## Section8.5Encapsulation

Object-oriented programming languages like Java provide means to enforce encapsulation, that is to hide the internals of a data structure. Our Vec2 example from the previous section gives a reason why we would want to hide the internal workings of a data structure. Let us consider another class, where Vec2 objects are used:

public class Rectangle {
Vec2 upperLeft, lowerRight;
...
double area() {
double dx = lowerRight.x - upperLeft.x;
double dy = lowerRight.y - upperLeft.y;
return Math.abs(dx * dy);
}
}


The class Rectangle appears to model a rectangle and has two fields, upperLeft and lowerRight, that store the upper left and the lower right corners of the rectangle. The method area computes the rectangle's enclosed area.

At the moment, Vec2 uses cartesian coordinates. The implementation of area in Rectangle explicitly relies on this choice: it accesses the x and y members of Vec2. But what if the author of the Vec2 class wants to adjust the internal representation of a point, for instance by using polar coordinates instead? Then, all code that directly refers to the member fields of Vec2 would break. In fact, by referring to the fields of Vec2, code of other classes makes itself dependent on the internal implementation details of Vec2.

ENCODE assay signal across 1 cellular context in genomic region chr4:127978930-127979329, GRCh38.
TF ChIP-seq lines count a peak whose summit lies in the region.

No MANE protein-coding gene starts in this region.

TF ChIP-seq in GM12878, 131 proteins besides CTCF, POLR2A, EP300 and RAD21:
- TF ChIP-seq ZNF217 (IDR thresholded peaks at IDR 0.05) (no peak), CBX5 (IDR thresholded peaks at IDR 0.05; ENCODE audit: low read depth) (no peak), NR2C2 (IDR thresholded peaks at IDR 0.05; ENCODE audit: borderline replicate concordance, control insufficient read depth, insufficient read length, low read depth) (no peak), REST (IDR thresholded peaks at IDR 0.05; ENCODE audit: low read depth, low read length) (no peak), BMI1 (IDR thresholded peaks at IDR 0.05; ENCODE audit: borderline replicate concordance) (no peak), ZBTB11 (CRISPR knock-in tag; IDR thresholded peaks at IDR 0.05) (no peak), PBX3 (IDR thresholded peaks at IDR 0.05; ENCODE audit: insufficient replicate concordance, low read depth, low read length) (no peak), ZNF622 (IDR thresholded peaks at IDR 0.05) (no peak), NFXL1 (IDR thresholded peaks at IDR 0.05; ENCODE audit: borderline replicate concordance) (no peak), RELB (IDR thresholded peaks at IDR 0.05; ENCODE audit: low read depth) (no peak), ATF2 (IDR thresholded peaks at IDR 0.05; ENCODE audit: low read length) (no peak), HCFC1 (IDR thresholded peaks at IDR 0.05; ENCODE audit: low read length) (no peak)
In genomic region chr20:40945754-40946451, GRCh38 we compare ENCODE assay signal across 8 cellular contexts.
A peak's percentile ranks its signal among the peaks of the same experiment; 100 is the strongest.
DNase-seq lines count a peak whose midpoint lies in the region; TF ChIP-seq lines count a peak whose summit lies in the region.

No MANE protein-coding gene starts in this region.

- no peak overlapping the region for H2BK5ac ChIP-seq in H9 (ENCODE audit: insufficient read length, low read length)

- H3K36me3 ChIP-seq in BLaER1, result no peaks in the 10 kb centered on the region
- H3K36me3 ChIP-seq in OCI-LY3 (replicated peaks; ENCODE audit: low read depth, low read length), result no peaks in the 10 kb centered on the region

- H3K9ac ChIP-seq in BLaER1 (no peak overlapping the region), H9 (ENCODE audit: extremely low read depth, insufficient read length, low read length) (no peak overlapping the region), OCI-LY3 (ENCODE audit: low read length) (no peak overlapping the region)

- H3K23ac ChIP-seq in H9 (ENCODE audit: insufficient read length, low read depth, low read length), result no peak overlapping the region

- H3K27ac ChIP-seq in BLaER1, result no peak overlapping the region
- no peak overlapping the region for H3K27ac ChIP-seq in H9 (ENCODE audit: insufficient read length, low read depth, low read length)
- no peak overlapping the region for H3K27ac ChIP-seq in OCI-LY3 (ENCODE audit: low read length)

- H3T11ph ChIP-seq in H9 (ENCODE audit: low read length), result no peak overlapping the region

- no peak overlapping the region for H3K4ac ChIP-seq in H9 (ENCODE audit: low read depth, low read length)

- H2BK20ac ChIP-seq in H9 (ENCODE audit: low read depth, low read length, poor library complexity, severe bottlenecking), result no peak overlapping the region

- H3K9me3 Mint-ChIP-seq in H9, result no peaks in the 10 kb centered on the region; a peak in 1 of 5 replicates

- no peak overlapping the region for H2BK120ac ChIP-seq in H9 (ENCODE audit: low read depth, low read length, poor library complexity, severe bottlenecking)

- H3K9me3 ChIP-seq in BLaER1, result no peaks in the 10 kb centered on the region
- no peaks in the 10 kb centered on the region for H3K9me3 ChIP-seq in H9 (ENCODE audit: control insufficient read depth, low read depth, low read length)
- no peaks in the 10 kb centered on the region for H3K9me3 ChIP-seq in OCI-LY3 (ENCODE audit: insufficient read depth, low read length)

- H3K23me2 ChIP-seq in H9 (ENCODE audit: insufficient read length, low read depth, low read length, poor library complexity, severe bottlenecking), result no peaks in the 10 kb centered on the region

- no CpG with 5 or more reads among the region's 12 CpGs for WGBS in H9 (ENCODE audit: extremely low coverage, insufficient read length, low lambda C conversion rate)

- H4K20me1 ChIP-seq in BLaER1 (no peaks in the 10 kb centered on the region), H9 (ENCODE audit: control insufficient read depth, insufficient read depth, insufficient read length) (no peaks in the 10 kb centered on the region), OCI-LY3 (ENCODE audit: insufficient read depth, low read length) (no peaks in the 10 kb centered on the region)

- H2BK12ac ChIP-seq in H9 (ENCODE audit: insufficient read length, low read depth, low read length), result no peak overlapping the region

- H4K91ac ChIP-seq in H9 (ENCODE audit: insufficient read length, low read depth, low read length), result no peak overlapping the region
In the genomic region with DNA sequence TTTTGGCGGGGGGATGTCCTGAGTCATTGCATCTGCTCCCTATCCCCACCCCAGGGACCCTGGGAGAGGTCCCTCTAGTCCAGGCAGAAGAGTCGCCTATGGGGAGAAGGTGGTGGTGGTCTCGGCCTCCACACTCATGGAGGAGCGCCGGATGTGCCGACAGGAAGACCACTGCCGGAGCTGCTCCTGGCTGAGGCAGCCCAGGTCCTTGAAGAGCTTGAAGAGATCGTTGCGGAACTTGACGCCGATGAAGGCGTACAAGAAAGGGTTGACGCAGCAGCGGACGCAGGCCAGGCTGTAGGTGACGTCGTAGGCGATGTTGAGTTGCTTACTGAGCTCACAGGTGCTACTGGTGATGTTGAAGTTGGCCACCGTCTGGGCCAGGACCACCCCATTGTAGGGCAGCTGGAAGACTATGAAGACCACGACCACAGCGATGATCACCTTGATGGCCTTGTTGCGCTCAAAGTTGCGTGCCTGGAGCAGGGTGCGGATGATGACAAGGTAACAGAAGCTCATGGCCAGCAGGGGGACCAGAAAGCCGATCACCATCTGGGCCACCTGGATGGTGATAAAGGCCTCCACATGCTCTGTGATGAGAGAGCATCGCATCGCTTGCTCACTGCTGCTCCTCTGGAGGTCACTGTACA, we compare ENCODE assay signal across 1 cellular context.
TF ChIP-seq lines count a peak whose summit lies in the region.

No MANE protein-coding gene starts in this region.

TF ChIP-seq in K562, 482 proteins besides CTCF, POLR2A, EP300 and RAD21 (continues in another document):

To prevent such a dependency and to decouple the individual classes of a system, we encapsulate classes by hiding internal information of a class from the rest of the system.

public class Vec2 {
private double x, y;

public double getX() { return x; }
public double getY() { return y; }
...
}


In Java, every declaration of a class, a field, or a method can be prepended with one of the keywords private, protected, and public. These keywords restrict the visibility of the declared identifiers. Method and field identifiers that are declared private can only be used in the class that contains the declaration. This would prohibit access to the x and y fields of the Vec2 class in methods of the class Rectangle. public signifies an unrestricted visibility. Table 8.5.1 summarizes all visibility modifiers of Java.

The data represented by an object are then accessed via accessor methods (commonly called “getters” and “setters”). They allow us to change the internal representation of the class without the need to adjust other classes. The accessor methods always provide the same view on an object “to the outside”. If we now modify Vec2 to use polar coordinates, only the accessor methods getX and getY need to be adjusted. Furthermore, there is benefit in using the accessors within the declaring class as well. In our example, we then do not need to adjust other methods whose implementation uses cartesian coordinates:

public class Vec2 {
private double r, phi;

public double getX() { return r * Math.cos(phi); }
...
public void setX(double x) {
phi = Math.atan2(getY(), x);
r   = x / Math.cos(phi);
}
...

public void translate(double dx, double dy) {
setX(getX() + dx);
setY(getY() + dy);
}

public double length() {
return r;
}
}